Hidden Decision Makers

Family caregivers are critical to health care delivery because they are hidden decision makers. Here is why they need to be taken seriously by the health care system and integrated into the way health care services are delivered:


The health care system, by and large, is focused on a single relationship—that between doctor and patient. The doctor/patient relationship is exclusive. This makes sense as far as it goes. In confidence, the doctor diagnoses and prescribes treatment for illnesses. But a productive doctor/patient relationship requires accurate feedback. Ideally, the patient should be able to describe symptoms and other experiences that happen between periodic visits to the doctor. Such information helps frame the doctor’s understanding of the patient’s total health environment—all the personal and social factors that influence wellness and care outcomes.


 Older patients especially do not always have this capacity. It could be because of pain, medication, memory loss, or mental decline. It may be that they can’t even get to treatment without assistance. The point is that caregivers come into the treatment picture for a reason.  That reason is diminished capacity on the part of the patient. Caregivers are often required to take on duties that result in decision-making —decisions that determine whether or not a patient adheres to “doctor’s orders.”  This can include recommendations such as monitoring of vital signs, maintaining medication schedules, managing diet and exercise, and even keeping follow-up appointments. As the patient’s helper and closest observer, the family caregiver is in an excellent position to provide details that enable full understanding of the environment, habits, preferences, and other factors that influence a patient’s treatment outcomes.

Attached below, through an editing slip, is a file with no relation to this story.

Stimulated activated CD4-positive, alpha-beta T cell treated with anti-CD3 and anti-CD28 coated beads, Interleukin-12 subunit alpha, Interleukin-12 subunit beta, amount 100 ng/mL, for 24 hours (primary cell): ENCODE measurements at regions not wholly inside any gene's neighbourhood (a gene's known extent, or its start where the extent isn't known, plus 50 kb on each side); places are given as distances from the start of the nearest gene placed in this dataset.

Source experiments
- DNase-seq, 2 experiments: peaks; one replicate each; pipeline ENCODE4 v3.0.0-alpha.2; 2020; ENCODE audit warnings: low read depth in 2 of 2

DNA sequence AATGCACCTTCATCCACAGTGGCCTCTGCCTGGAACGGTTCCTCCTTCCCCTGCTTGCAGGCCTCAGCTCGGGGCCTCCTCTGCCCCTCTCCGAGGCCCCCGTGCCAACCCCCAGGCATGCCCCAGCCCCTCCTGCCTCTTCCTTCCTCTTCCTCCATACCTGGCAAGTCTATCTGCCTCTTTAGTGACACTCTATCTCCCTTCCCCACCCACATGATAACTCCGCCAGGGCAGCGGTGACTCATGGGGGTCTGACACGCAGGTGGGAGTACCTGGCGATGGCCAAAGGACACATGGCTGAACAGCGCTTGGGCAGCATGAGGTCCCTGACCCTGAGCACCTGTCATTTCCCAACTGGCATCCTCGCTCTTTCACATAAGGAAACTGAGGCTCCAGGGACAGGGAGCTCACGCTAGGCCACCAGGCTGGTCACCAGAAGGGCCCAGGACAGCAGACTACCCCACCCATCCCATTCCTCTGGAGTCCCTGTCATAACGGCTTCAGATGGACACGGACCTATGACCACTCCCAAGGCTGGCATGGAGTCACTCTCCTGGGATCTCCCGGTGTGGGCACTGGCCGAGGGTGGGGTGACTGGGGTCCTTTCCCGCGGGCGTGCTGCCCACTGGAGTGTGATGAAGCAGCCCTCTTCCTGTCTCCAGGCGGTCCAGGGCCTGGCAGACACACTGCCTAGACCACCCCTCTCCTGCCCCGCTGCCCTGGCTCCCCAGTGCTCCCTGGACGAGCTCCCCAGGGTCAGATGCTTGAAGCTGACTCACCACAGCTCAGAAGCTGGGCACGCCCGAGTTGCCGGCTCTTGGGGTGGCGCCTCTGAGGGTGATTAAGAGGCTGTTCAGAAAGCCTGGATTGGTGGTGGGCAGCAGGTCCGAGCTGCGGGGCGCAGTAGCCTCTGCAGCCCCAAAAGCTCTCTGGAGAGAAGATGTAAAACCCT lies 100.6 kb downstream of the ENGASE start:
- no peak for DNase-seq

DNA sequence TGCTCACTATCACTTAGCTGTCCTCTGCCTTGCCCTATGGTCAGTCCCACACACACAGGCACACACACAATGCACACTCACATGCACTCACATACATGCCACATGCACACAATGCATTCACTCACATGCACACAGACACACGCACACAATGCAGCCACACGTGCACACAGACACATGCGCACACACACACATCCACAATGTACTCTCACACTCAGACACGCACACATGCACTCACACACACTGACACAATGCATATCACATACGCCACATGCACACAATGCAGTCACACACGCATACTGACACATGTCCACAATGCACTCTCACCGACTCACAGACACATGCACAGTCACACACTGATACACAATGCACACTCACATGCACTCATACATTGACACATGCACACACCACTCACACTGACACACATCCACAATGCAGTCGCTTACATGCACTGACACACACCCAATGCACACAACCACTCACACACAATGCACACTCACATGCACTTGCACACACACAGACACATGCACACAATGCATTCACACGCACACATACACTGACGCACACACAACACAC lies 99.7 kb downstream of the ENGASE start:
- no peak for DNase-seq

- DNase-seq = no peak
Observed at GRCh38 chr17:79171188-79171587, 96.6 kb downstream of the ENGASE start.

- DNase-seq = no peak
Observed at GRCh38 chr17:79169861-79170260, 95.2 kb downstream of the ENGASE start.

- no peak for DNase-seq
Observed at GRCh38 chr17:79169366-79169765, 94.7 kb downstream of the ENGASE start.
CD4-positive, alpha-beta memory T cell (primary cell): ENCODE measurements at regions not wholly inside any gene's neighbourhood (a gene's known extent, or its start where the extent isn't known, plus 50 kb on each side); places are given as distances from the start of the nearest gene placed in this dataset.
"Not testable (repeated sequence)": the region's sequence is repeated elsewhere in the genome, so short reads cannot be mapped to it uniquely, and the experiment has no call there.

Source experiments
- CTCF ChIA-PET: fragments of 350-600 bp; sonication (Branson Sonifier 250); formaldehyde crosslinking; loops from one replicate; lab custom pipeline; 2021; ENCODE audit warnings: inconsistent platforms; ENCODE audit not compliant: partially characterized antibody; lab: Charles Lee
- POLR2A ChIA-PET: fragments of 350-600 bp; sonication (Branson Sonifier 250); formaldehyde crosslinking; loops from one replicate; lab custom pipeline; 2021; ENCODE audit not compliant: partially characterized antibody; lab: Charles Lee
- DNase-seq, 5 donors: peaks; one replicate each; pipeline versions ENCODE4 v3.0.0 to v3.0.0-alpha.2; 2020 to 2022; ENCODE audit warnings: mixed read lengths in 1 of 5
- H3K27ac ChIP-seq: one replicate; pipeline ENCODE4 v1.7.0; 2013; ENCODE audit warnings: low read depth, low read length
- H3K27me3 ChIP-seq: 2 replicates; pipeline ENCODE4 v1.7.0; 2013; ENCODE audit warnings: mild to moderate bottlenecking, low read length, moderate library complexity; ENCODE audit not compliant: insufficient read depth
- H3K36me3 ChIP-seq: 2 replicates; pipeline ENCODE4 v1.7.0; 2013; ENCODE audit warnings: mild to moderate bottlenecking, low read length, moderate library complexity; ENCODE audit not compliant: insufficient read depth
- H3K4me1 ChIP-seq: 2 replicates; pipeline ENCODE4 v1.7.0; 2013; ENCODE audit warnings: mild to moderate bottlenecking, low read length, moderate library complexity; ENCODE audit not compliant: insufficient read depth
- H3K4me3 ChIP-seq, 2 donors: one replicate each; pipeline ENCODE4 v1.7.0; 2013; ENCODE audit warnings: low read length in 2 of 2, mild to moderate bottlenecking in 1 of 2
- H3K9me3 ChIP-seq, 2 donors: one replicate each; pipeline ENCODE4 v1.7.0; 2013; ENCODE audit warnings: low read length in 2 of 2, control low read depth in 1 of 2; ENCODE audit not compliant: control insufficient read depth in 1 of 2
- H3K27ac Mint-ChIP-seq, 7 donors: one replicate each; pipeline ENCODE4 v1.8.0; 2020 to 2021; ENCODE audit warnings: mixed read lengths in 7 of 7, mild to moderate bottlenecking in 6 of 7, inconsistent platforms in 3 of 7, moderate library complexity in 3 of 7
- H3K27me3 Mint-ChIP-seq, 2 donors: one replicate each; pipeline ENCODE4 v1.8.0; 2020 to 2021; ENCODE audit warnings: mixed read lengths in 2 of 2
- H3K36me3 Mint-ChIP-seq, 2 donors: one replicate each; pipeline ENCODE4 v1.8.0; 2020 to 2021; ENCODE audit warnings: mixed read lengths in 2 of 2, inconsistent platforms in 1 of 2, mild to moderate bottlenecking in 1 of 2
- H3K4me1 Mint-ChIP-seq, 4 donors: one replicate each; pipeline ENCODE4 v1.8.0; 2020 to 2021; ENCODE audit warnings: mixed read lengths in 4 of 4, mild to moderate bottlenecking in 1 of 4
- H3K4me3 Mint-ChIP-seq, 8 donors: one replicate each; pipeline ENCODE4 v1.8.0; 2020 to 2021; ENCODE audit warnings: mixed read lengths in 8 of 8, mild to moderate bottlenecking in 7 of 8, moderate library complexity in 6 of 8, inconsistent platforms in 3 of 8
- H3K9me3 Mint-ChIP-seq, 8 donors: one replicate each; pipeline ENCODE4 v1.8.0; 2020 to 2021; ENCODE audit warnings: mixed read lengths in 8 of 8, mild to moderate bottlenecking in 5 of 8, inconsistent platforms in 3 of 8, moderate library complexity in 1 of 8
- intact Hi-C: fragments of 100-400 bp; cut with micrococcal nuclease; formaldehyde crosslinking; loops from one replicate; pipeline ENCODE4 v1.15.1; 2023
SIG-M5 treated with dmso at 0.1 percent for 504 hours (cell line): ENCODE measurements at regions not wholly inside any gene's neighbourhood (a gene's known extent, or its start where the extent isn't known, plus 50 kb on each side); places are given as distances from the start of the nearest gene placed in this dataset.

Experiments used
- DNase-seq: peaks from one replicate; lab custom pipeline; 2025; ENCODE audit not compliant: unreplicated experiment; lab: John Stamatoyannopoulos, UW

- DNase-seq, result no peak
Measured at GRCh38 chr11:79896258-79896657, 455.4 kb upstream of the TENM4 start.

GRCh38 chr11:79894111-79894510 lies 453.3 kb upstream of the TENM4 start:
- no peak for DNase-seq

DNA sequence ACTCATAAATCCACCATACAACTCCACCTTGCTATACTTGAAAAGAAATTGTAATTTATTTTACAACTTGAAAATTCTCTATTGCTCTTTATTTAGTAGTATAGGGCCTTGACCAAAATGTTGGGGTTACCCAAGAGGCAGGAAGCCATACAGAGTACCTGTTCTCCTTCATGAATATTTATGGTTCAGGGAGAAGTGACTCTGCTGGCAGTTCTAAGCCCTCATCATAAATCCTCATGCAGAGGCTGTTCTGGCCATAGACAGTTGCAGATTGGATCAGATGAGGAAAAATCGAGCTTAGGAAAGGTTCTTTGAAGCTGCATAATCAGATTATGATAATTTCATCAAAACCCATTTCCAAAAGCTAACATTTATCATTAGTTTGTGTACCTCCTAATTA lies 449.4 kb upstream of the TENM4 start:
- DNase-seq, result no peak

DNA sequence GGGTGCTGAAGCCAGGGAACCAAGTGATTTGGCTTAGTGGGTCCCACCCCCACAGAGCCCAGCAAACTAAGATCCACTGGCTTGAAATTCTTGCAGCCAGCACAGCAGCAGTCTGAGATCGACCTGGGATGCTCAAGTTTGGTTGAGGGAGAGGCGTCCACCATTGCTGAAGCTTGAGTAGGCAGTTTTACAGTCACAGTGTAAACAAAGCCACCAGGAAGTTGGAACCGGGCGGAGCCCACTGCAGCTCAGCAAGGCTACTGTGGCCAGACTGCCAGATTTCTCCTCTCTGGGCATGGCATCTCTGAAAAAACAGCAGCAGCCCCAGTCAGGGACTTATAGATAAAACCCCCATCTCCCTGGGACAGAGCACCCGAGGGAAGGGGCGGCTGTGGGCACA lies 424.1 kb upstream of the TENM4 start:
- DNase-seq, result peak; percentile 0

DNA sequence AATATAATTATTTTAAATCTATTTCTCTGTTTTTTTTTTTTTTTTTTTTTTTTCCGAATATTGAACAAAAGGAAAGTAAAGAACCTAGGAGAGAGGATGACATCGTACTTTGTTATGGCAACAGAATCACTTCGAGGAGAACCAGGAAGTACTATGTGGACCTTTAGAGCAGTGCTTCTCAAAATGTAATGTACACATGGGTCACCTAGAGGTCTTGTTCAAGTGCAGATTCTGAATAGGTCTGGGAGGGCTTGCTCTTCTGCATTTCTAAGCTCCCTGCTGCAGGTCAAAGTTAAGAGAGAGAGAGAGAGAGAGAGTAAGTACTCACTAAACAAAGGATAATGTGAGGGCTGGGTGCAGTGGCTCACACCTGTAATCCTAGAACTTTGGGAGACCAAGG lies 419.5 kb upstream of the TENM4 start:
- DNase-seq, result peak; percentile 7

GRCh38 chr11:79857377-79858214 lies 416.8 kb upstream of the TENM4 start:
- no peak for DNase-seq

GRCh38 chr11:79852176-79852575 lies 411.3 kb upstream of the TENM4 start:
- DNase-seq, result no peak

Determining exactly how family caregivers can best contribute to increasing health care efficiency and improving outcomes will be a process. There are three sides to this triangular relationship: the provider perspective, the patient perspective, and the caregiver perspective. They are all important and interconnected. One thing is for sure. As the population continues to get older, family caregivers will become more visible as factors in health care delivery. Their mostly unacknowledged role as decision makers will expand. And those decisions will have an increasing impact on health care outcomes.

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